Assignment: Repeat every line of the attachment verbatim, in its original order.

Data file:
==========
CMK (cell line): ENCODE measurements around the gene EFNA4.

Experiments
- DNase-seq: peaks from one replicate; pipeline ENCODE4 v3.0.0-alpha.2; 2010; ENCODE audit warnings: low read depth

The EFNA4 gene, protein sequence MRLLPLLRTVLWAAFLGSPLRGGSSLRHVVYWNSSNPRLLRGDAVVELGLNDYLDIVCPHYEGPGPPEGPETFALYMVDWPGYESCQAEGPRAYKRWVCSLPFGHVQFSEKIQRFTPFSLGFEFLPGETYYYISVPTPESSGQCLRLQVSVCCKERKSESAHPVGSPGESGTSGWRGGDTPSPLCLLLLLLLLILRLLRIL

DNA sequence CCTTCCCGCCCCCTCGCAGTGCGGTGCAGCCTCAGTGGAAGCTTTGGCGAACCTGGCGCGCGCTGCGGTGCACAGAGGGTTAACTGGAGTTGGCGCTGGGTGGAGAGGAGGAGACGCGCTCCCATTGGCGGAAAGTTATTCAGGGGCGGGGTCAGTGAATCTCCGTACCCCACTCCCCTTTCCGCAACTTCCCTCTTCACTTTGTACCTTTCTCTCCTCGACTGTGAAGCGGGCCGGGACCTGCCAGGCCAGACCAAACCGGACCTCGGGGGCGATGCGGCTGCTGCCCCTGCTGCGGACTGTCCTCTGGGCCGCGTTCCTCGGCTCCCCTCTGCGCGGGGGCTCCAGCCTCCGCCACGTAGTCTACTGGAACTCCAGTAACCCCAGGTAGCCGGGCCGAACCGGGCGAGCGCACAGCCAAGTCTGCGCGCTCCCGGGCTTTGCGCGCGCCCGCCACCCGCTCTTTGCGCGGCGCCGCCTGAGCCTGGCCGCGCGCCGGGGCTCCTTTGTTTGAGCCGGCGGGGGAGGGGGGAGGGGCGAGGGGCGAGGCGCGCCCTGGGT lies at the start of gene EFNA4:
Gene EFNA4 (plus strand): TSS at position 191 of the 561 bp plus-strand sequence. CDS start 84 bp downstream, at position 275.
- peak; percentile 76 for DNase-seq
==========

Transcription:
CMK (cell line): ENCODE measurements around the gene EFNA4.

Experiments
- DNase-seq: peaks from one replicate; pipeline ENCODE4 v3.0.0-alpha.2; 2010; ENCODE audit warnings: low read depth

The EFNA4 gene, protein sequence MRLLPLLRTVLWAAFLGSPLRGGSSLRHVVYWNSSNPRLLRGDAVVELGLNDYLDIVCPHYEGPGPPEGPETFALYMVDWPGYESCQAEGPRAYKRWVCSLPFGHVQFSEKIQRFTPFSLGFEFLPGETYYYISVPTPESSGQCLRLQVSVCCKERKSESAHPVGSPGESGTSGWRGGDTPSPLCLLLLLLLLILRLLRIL

DNA sequence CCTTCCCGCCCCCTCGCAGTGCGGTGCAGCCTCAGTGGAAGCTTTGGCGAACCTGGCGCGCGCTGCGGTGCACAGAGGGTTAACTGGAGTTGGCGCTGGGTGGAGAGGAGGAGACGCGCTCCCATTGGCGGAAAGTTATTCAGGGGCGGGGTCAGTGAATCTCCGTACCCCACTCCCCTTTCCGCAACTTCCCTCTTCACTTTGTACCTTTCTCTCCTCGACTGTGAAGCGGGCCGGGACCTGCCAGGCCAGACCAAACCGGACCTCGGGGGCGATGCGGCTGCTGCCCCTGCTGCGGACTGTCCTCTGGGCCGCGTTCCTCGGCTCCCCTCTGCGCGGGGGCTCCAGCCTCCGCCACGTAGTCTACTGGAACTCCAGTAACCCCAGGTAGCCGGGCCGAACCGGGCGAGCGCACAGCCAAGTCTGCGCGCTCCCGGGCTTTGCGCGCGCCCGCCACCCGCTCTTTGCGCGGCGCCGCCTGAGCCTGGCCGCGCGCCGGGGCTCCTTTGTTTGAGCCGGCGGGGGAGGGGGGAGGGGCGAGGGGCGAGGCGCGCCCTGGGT lies at the start of gene EFNA4:
Gene EFNA4 (plus strand): TSS at position 191 of the 561 bp plus-strand sequence. CDS start 84 bp downstream, at position 275.
- peak; percentile 76 for DNase-seq